A tally of private-label transactions in 2021 compiled by Kroll Bond Rating Agency shows that the value of non-prime securitizations in 2021 exceeded $27 billion based on aggregate loan-pool volume. A non-prime mortgage is essentially the same as a non-QM loan.
In addition, at least 25 private-label transactions collateralized by more than 27,000 mortgages valued at $14.3 billion hit the market in January of this year, based on an analysis of the flurry of bond-rating reports published over the month. The offerings were evenly divided among the major private-label buckets, with non-QM accounting for nine deals valued at more than $4 billion.
“If you look at it from an origination standpoint, think about all the loan officers that were able to just refi their current pipeline, with interest rates at 3% [or lower],” Yoon explained. “It was kind of a no brainer, just low-hanging fruit.
“Well, if you go to any originator and say, ‘Hey, 63% of your refi business is going to die this year,’ and let’s say 70% to 80% of their production was refi, how are they going to make a real living? They have to start learning how to adapt to their environment, and non-QM happens to be one of those [adaptations].”
For Excelerate, another adaptation is to find ways to build liquidity for its expanding non-QM loan pipeline. To that end, Yoon said the lender is now working to develop a private-label transaction conduit, potentially by forming some type of joint venture with a private equity fund — with the goal of pursuing up to two private-label securitization offerings in 2022.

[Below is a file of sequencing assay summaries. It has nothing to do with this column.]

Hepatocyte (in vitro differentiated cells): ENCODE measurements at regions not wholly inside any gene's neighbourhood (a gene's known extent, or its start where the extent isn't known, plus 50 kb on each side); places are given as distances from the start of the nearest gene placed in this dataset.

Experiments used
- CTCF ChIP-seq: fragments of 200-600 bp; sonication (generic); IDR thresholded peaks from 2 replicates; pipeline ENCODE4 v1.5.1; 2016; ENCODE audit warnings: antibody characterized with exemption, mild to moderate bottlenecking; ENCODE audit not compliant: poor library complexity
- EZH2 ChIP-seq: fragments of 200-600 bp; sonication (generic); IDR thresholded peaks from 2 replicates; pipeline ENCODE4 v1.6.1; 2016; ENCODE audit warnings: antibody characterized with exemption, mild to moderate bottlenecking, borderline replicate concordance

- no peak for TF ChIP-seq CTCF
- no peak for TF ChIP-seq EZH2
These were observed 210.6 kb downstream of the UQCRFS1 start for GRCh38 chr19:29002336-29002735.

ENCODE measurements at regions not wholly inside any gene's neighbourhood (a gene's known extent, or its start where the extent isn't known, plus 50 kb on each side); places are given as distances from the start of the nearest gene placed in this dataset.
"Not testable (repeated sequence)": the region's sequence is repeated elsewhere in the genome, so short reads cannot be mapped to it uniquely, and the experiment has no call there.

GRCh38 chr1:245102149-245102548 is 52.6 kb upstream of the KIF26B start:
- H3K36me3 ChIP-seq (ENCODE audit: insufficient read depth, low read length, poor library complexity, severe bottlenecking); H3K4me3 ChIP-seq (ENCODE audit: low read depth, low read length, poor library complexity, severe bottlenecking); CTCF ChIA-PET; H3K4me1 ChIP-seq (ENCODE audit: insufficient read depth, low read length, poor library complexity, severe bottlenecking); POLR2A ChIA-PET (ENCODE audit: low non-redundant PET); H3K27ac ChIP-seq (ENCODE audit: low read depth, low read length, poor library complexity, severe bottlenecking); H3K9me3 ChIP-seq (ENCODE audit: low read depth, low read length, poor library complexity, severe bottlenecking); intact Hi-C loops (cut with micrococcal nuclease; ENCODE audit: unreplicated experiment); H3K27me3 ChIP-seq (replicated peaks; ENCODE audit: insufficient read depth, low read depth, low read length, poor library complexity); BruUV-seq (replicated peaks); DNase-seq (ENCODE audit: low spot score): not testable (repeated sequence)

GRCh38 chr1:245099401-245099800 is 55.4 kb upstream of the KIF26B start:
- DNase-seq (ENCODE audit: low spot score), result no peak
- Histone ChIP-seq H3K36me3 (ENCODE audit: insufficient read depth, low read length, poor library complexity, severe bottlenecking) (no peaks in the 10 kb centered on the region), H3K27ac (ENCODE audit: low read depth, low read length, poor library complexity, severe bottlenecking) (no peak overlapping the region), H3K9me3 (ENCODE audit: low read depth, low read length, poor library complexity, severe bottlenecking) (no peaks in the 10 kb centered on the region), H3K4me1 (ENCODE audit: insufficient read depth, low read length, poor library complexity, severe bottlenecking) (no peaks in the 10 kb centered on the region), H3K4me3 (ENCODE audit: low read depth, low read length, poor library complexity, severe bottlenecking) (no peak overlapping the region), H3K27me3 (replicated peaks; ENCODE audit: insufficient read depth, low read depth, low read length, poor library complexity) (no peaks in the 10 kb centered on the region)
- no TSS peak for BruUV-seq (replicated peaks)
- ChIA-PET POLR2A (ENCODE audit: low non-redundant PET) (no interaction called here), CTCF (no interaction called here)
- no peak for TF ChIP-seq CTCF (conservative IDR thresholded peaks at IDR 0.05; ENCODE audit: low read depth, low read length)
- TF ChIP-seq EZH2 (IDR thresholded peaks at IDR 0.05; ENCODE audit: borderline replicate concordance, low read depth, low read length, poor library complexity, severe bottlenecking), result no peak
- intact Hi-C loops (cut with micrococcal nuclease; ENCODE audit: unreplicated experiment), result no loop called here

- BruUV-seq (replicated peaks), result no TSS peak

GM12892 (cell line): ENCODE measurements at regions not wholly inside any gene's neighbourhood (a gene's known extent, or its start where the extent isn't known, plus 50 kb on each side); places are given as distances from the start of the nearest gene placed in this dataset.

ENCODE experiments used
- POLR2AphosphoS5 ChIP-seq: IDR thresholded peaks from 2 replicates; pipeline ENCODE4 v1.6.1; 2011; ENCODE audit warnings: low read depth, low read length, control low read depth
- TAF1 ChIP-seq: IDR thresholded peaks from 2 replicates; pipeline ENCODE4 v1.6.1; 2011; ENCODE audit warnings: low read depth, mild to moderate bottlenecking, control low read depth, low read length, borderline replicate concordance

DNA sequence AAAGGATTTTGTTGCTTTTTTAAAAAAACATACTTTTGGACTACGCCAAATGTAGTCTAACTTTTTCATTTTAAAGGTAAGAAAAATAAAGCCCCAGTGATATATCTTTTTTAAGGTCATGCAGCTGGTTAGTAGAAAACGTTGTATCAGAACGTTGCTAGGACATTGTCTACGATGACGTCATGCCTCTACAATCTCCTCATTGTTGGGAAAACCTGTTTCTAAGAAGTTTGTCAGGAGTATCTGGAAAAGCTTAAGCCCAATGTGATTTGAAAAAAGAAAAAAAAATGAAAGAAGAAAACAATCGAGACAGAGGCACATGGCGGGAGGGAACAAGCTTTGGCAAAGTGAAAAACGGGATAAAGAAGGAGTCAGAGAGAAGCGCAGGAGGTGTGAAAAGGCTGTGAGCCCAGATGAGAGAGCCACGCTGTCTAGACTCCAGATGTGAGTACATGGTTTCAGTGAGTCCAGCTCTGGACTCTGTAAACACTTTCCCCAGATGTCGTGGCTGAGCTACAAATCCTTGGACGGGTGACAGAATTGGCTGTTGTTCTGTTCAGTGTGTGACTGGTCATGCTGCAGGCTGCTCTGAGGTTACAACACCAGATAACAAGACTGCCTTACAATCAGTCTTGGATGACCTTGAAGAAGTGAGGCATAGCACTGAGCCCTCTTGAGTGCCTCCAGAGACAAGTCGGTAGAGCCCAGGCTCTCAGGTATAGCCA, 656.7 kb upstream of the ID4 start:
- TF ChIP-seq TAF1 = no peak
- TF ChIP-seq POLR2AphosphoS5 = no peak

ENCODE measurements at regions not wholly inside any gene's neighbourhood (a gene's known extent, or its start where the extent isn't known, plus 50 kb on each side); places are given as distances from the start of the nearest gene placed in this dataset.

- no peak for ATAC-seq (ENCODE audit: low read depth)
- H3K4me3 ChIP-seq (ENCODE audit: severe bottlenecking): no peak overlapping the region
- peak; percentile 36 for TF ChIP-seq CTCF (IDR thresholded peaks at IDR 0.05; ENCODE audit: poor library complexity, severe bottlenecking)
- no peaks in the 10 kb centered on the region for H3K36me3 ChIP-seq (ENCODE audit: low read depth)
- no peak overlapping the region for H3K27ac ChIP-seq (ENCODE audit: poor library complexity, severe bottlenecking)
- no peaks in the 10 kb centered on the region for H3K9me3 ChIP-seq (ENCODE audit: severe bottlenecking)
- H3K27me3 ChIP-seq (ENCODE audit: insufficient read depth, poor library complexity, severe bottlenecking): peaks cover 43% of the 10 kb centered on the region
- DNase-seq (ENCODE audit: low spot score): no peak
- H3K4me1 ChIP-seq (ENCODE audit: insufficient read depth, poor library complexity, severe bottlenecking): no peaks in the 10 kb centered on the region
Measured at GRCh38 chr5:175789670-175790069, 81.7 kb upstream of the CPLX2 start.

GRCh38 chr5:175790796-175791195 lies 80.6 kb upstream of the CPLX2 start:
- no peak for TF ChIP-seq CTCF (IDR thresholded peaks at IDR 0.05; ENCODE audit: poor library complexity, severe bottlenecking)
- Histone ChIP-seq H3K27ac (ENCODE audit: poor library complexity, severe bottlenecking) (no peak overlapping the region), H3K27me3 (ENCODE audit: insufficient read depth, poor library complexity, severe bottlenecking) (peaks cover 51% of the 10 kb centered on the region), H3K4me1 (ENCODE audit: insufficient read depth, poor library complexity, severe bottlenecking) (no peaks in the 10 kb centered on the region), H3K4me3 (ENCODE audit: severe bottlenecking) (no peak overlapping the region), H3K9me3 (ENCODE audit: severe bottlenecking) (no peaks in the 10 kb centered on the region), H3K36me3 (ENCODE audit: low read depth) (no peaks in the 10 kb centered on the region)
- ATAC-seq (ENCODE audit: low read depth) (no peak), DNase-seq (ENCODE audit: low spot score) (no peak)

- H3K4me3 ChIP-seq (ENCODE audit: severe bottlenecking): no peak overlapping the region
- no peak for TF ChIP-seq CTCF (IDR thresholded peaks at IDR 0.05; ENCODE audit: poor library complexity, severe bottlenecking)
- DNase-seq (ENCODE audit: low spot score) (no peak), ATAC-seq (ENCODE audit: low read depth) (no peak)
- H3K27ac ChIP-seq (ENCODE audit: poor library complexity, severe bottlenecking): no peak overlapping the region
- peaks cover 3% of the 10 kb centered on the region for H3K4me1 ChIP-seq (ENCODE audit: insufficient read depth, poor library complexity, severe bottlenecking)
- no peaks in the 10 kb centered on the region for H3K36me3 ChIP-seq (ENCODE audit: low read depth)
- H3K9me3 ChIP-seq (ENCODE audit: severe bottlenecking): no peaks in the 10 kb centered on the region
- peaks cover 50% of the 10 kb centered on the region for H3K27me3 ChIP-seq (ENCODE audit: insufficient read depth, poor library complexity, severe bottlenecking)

“I can’t explain the actual mechanism yet … but we are looking at potential joint ventures,” Yoon said. “I’ve been in talks with several really big [private-equity] funds, and we’re trying to figure out a way that we can do it together in one form or another.
“I’m hopeful to do at least two deals this year and probably pursue a securitization of $250 million to $300 million for each.”
Yoon added that for Excelerate, as one of the early adopters of non-QM lending, it’s important to remain at the forefront of the industry “and to educate our industry on how to do non-QM well.”
“There will be some challenges [for the industry] in how to navigate the waters, so I think that’s going to be really important,” he said. “The growth is going to happen, regardless. I think the pain points of entry for a lender to do it well will be a little bit more difficult than for agency [Fannie and Freddie] lending because of the manual [underwriting] nature of the [non-QM] sector.”
Key to the industry’ success on the non-QM front, according to Yoon, is training the next generation of mortgage-industry professionals.
“One of the ways we’ve approached it is we launched what we call the Excelerate Academy,” Yoon said. “We’re taking new people in the industry — college grads and people that we think have potential — and we’ve created a whole curriculum in our company that we are using to build the operations force of tomorrow.”